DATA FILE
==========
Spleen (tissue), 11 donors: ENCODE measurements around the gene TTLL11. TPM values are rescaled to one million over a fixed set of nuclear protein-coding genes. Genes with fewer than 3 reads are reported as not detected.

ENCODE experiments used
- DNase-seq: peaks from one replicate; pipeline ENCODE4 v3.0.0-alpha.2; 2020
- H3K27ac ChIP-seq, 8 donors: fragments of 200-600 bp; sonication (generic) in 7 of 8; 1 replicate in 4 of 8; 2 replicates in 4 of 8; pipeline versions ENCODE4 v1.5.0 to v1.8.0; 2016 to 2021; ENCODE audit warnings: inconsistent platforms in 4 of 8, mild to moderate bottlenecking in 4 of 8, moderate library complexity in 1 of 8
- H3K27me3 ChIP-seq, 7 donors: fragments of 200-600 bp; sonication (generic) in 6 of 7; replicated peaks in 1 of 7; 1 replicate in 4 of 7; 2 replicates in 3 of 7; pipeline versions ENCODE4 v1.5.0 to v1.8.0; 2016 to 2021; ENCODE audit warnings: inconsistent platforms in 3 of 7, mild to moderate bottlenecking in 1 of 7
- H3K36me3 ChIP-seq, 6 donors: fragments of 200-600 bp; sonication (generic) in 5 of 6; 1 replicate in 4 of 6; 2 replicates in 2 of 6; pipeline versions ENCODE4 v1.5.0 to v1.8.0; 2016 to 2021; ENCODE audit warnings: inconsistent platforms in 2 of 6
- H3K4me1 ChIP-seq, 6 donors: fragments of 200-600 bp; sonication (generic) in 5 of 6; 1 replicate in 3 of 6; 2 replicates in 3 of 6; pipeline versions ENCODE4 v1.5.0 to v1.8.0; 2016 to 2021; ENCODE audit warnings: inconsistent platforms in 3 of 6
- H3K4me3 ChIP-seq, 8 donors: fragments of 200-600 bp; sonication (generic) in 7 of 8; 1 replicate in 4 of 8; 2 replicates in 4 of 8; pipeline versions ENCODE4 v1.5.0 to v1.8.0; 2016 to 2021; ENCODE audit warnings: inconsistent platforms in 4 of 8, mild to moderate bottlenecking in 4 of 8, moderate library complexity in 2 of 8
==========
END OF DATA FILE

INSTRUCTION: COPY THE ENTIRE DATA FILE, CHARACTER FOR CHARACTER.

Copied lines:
Spleen (tissue), 11 donors: ENCODE measurements around the gene TTLL11. TPM values are rescaled to one million over a fixed set of nuclear protein-coding genes. Genes with fewer than 3 reads are reported as not detected.

ENCODE experiments used
- DNase-seq: peaks from one replicate; pipeline ENCODE4 v3.0.0-alpha.2; 2020
- H3K27ac ChIP-seq, 8 donors: fragments of 200-600 bp; sonication (generic) in 7 of 8; 1 replicate in 4 of 8; 2 replicates in 4 of 8; pipeline versions ENCODE4 v1.5.0 to v1.8.0; 2016 to 2021; ENCODE audit warnings: inconsistent platforms in 4 of 8, mild to moderate bottlenecking in 4 of 8, moderate library complexity in 1 of 8
- H3K27me3 ChIP-seq, 7 donors: fragments of 200-600 bp; sonication (generic) in 6 of 7; replicated peaks in 1 of 7; 1 replicate in 4 of 7; 2 replicates in 3 of 7; pipeline versions ENCODE4 v1.5.0 to v1.8.0; 2016 to 2021; ENCODE audit warnings: inconsistent platforms in 3 of 7, mild to moderate bottlenecking in 1 of 7
- H3K36me3 ChIP-seq, 6 donors: fragments of 200-600 bp; sonication (generic) in 5 of 6; 1 replicate in 4 of 6; 2 replicates in 2 of 6; pipeline versions ENCODE4 v1.5.0 to v1.8.0; 2016 to 2021; ENCODE audit warnings: inconsistent platforms in 2 of 6
- H3K4me1 ChIP-seq, 6 donors: fragments of 200-600 bp; sonication (generic) in 5 of 6; 1 replicate in 3 of 6; 2 replicates in 3 of 6; pipeline versions ENCODE4 v1.5.0 to v1.8.0; 2016 to 2021; ENCODE audit warnings: inconsistent platforms in 3 of 6
- H3K4me3 ChIP-seq, 8 donors: fragments of 200-600 bp; sonication (generic) in 7 of 8; 1 replicate in 4 of 8; 2 replicates in 4 of 8; pipeline versions ENCODE4 v1.5.0 to v1.8.0; 2016 to 2021; ENCODE audit warnings: inconsistent platforms in 4 of 8, mild to moderate bottlenecking in 4 of 8, moderate library complexity in 2 of 8